John Locke Biography
Born: August 29, 1632
Died: October 28, 1704
English philosopher and political theorist
The English philosopher and political theorist (a person who forms an explanation based upon studying and observing politics and politicians) John Locke began the empiricist tradition (the source of knowledge comes from experience and the senses) and thus started the greatest age of British philosophy (the study of knowledge). He attempted to center philosophy based on the study of importance and capabilities of the human mind.
Early years and school
John Locke was born on August 29, 1632, in Wrington, in Somerset, England, to Agnes Keene and John Locke, the elder. His mother died during his infancy, and Locke and his only brother, Thomas, were raised by their father, who was an attorney in the small town of Pensford near Bristol, England. John was tutored at home because of his delicate health and the outbreak of civil war in 1642. When he was fourteen, he entered Westminster School, where he remained for six years. He then went to Christ Church, Oxford. In 1658 he was elected a senior student at his college. As such he taught Greek and moral philosophy. In order to continue his work at the school he would have to have been ordained (officially consecrated) a minister. Instead he changed to another study, medicine, and eventually received a license to practice. During the same period Locke met Robert Boyle (1627–1691), the distinguished scientist and one of the founders of the Royal Society, and, under Boyle's direction, took up study of natural science. Finally, in 1668, Locke was made a member of the Royal Society.
In 1665 Locke traveled to Europe as secretary to the English ambassador to the Brandenburg court. Upon his return to England he happened to medically treat Lord Ashley, Earl of Shaftesbury, and later lord chancellor of England. Their friendship and lifelong association drew Locke into political affairs. He attended Shaftesbury as physician and adviser, and Locke drafted The Fundamental Constitutions of Carolina and served as secretary to the Board of Trade. In 1676 Locke went to France for his health. An inheritance from his father made him financially independent, and he remained in Montpellier for three years.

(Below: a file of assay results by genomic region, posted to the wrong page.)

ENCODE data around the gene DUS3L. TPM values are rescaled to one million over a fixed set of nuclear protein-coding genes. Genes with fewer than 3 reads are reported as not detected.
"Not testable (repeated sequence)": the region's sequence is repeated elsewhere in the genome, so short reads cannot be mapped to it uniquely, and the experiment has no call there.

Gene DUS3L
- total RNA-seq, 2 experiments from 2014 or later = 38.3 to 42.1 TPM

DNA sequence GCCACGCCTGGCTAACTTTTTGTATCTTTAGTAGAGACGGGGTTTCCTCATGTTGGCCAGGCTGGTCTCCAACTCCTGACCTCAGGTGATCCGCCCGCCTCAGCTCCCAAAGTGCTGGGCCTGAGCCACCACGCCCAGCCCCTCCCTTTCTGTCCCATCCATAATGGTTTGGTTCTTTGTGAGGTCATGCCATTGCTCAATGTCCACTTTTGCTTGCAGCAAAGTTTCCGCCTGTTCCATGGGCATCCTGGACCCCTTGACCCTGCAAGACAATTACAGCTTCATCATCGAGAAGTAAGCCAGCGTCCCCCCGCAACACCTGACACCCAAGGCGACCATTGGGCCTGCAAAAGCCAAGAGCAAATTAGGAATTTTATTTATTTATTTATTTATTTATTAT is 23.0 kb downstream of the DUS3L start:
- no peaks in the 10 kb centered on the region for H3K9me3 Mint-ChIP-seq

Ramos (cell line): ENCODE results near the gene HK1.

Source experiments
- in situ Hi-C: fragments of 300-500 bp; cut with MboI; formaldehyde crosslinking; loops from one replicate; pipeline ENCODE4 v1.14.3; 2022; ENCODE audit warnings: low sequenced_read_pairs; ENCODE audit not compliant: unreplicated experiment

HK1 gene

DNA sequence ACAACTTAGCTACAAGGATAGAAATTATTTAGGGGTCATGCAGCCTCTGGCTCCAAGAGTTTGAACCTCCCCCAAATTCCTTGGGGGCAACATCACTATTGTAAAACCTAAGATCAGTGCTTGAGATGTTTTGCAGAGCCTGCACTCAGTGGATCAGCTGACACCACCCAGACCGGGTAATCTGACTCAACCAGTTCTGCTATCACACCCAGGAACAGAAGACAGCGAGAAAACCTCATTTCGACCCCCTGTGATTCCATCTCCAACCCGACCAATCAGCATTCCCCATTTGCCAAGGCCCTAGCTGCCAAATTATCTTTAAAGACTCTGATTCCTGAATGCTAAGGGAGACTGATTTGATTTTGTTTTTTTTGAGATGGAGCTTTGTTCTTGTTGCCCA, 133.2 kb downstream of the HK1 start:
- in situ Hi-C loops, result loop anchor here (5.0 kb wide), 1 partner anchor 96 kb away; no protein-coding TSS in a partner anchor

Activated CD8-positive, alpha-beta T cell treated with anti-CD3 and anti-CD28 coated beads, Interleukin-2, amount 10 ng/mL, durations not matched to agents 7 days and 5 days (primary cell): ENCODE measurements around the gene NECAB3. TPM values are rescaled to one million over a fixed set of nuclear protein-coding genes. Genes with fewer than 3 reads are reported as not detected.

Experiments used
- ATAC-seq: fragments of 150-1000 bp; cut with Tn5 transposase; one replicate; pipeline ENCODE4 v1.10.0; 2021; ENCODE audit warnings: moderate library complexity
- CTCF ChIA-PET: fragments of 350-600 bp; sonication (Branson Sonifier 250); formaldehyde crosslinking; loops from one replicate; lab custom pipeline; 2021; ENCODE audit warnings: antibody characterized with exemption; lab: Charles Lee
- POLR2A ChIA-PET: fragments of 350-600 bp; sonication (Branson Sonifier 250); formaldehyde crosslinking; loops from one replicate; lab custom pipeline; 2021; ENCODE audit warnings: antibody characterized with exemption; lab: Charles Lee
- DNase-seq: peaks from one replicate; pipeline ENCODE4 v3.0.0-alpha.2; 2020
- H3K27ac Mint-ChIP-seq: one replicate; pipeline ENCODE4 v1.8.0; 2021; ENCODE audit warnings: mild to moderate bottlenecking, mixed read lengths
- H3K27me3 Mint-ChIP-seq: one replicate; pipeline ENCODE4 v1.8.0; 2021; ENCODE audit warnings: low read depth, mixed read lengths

Locke rejoined Shaftesbury's service, and when Lord Ashley fled to Holland, he followed. He remained in exile from 1683 to 1689. Most of his important writings were composed during this period. After the Glorious Revolution of 1688 (a revolution that overthrew King James II [1633–1701]) Locke returned to England and later served as a commissioner of trade until 1700. He spent his retirement at Oates, in Essex, and died there on October 28, 1704.
None of Locke's major writings were published until he was nearly sixty. In 1690
The procedure used was what Locke called the "historical, plain method," which consists of observations of external (outside of a person's body) sensations and the internal (within a person's mind) processes of thinking. This psychological definition of experience as sensation and reflection shifted the focus of philosophy from an analysis of reality to an exploration of the mind. The new perspective was Locke's major contribution, and it dominated European thought for at least two centuries.
Theory of knowledge
Locke devoted the first two books of the Essay to developing a seemingly simple empirical theory of knowledge. Knowledge begins in the external and internal sources of sensation (use of the five senses) and careful thinking. The conclusion drawn in the Essay was that knowledge is relational; that is, it consists in the understanding "of the agreement or disagreement among ideas."
The third book of the Essay deals with words, and it was a pioneering contribution to the philosophy of language. Locke was a consistent nominalist in that for him language was a custom that was subject to judgement and words were things which "stand for nothing but the ideas in the mind of the man that has them."
The final section of the Essay deals with the sections of knowledge. In this view, with the exception of the self and God, all knowledge of existing things is dependent upon sensation. The shortage of real knowledge is fulfilled to some extent by human judgment, which assumes things to be true without actually being aware of the connections. And, according to Locke's commonsense attitude, the major limitations placed upon knowledge reflect that man's mental capacity is appropriate for his character and situation.
For More Information
Cope, Kevin Lee. John Locke Revisited. New York: Twayne, 1999.
Cranston, Maurice. John Locke: A Biography. London: Longmans, 1957.
Romanell, Patrick. John Locke and Medicine: A New Key to Locke. Buffalo, NY: Prometheus Books, 1984.